The IAS Visa Wizard is the easy way to find the correct visa for you
Our Telephone lines are closed until tomorrow. Please contact us by using our contact form.
If the UK leaves the EU on 29 March 2019 without a freedom of movement agreement in place, it has been predicted that many industries will suffer. One industry that will be hit particularly hard is the music industry. More specifically, touring musicians.
At the moment, UK and EU musicians are free to travel and perform throughout Europe without any restrictions, but when heading to countries like the USA, it becomes altogether more complicated and expensive. If no system is put in place to allow touring musicians to get around the red tape and bureaucracy, this could put an end to touring for many.
This is a sentiment echoed by the Chief Executive of UK Music in an interview this week. He called for a “touring passport” to be implemented to allow UK and EU musicians to easily travel throughout Europe.
He said: “We’ve been talking to ministers, officials, the Migration Advisory Committee, to say, ‘Look, we urgently need a visa arrangement in place for when Britain does exit the European Union,’ so that artists and their crews and their equipment and everything else can move freely at short notice and access gigs across the European Union.”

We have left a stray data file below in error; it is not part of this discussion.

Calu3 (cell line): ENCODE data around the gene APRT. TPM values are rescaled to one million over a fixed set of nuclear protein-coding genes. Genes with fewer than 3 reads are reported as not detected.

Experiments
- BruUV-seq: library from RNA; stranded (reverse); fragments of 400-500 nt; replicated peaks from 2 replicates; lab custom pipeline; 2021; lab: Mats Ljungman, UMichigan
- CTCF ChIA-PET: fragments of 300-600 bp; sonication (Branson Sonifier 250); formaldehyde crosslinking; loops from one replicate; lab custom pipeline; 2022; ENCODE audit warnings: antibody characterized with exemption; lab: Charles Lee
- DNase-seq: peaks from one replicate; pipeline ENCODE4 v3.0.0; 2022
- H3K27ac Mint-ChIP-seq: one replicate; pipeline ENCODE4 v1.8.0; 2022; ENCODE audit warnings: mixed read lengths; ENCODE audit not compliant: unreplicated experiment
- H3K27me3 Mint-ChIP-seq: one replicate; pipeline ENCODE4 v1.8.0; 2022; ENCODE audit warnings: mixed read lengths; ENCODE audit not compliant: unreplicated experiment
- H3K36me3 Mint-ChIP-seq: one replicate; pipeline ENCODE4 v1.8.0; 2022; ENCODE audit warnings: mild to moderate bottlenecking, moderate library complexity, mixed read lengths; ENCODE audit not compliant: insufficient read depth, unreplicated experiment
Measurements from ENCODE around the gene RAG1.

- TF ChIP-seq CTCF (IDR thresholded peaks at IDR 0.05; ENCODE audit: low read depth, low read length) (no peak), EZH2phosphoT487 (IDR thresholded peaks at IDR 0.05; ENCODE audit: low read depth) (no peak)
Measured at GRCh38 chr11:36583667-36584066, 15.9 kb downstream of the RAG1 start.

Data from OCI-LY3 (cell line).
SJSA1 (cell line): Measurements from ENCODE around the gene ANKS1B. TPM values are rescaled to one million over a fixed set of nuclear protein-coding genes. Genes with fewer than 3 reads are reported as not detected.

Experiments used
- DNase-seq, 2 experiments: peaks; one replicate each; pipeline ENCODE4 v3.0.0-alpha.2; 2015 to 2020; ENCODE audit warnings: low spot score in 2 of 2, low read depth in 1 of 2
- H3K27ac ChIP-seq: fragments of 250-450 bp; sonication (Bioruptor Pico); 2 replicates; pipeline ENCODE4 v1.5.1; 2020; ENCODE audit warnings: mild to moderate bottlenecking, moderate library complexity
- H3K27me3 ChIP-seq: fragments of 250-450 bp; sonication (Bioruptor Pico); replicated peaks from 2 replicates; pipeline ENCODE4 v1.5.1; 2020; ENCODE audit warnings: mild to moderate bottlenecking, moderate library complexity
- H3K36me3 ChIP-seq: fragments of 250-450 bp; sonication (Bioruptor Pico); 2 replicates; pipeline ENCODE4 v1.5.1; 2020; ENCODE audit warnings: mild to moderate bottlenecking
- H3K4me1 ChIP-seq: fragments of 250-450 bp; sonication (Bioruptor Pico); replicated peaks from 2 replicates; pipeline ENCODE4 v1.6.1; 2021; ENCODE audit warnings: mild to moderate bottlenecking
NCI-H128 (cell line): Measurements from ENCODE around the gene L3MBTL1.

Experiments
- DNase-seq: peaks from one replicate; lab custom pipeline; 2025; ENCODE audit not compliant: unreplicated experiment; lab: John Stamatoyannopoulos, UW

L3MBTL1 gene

It is well documented that bands hoping to head to the United States for tours face high costs as they must apply for an O or P work authorised visa. It isn’t unheard of for one member of the band to be accepted while others are rejected, which can put an end to an entire tour.
This makes it difficult for fledgeling bands to book tours in the USA, as bookers will often be reluctant to work with them if they do not have a visa in place. For many UK bands, touring in the USA is just too costly to consider, and so they look to Europe to broaden their fanbase.
If freedom of movement ends without provisions in place, UK and EU bands could be looking at a similar future where tours will be booked only after members have paid for their visas. This isn’t the only part of the music industry set to suffer. Vinyl sales are currently at an all-time high, but with most LPs produced in Europe, the added cost of import tax would impact consumers and independent record shops.